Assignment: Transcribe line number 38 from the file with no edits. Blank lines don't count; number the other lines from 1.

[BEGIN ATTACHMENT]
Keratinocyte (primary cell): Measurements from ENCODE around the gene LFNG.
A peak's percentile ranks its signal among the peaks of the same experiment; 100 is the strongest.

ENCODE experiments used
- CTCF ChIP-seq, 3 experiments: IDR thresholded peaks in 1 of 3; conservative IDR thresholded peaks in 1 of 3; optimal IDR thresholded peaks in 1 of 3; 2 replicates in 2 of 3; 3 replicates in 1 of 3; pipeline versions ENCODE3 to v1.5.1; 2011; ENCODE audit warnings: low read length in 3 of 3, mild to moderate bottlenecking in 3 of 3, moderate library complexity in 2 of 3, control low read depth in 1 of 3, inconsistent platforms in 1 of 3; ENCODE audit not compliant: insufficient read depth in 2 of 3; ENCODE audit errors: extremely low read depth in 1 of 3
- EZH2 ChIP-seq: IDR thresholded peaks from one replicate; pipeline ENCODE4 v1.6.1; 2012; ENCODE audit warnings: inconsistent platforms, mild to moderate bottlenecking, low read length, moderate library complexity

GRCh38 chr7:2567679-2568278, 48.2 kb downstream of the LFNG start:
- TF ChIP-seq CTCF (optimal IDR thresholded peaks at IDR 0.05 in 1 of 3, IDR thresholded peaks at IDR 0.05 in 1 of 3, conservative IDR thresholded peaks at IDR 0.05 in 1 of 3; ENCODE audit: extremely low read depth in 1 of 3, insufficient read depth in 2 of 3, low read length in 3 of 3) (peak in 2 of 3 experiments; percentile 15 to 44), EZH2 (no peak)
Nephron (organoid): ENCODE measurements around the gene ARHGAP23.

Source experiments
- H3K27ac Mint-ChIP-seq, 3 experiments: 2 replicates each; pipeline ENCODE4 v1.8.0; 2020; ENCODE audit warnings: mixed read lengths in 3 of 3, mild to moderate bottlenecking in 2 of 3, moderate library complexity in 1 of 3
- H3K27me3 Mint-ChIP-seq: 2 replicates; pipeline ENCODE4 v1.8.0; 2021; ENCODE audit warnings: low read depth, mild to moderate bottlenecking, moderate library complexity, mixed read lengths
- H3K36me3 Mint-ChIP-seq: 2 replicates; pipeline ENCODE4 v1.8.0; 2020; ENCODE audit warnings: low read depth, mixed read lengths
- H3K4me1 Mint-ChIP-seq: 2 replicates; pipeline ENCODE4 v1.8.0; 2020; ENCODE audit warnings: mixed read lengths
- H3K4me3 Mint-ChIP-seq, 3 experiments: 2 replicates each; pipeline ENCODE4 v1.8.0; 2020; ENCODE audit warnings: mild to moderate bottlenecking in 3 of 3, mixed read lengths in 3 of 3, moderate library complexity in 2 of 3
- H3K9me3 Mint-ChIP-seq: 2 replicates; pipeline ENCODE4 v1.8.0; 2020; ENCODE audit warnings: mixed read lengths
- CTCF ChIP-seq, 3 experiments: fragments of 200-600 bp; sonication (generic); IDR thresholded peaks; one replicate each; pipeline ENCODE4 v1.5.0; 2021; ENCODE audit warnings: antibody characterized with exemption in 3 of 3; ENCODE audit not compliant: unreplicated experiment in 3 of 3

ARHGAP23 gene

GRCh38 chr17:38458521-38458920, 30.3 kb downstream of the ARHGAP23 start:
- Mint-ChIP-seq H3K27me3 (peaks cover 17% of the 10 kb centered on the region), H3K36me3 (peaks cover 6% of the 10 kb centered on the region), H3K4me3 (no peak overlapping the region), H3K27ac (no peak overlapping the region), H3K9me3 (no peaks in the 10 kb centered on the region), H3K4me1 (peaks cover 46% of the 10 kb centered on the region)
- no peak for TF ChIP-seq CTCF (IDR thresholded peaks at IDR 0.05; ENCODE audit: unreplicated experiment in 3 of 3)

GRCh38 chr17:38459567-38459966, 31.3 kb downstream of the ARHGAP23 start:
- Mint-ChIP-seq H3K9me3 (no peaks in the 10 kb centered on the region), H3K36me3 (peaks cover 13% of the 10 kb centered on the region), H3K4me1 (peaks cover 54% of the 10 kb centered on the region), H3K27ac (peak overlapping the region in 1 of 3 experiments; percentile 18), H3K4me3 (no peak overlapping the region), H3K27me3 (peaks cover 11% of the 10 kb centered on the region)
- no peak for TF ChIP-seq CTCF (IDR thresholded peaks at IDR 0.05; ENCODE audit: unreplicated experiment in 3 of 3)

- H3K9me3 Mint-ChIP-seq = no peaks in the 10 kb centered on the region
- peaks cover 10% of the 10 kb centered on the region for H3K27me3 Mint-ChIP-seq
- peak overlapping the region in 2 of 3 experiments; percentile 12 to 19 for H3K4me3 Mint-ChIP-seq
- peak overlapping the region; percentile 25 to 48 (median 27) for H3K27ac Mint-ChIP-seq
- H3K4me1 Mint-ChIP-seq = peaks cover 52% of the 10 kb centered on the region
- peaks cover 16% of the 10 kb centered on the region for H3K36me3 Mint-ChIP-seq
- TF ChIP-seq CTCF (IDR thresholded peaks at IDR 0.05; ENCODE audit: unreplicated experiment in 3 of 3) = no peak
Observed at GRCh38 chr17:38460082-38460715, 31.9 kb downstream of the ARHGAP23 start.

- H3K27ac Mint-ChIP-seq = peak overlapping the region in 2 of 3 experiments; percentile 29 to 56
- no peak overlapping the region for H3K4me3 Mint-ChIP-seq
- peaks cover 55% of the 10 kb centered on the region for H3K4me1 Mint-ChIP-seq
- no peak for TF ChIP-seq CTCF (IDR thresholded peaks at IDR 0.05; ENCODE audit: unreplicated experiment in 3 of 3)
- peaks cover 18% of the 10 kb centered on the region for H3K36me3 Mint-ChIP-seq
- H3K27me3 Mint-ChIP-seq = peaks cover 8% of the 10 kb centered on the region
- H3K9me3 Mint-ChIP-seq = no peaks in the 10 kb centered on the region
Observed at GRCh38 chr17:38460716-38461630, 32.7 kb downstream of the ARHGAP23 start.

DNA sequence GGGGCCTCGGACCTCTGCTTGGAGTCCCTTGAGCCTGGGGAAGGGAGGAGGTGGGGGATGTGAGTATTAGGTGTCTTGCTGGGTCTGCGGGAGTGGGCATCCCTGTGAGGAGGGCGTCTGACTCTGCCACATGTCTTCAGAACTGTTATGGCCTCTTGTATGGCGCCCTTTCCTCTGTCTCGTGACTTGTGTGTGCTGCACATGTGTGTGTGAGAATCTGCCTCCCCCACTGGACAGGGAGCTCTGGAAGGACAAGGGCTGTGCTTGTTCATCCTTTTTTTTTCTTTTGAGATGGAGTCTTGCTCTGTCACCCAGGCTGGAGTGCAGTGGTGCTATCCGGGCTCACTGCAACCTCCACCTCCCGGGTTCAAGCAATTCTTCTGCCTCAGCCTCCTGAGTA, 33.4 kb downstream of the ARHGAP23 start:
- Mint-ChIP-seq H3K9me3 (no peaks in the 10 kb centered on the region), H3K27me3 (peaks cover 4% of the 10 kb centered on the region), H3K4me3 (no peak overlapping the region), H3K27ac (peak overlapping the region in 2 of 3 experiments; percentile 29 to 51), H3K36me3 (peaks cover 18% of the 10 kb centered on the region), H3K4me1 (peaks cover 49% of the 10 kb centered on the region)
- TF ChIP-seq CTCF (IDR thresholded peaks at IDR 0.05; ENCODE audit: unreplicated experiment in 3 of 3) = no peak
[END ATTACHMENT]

- H3K9me3 Mint-ChIP-seq = no peaks in the 10 kb centered on the region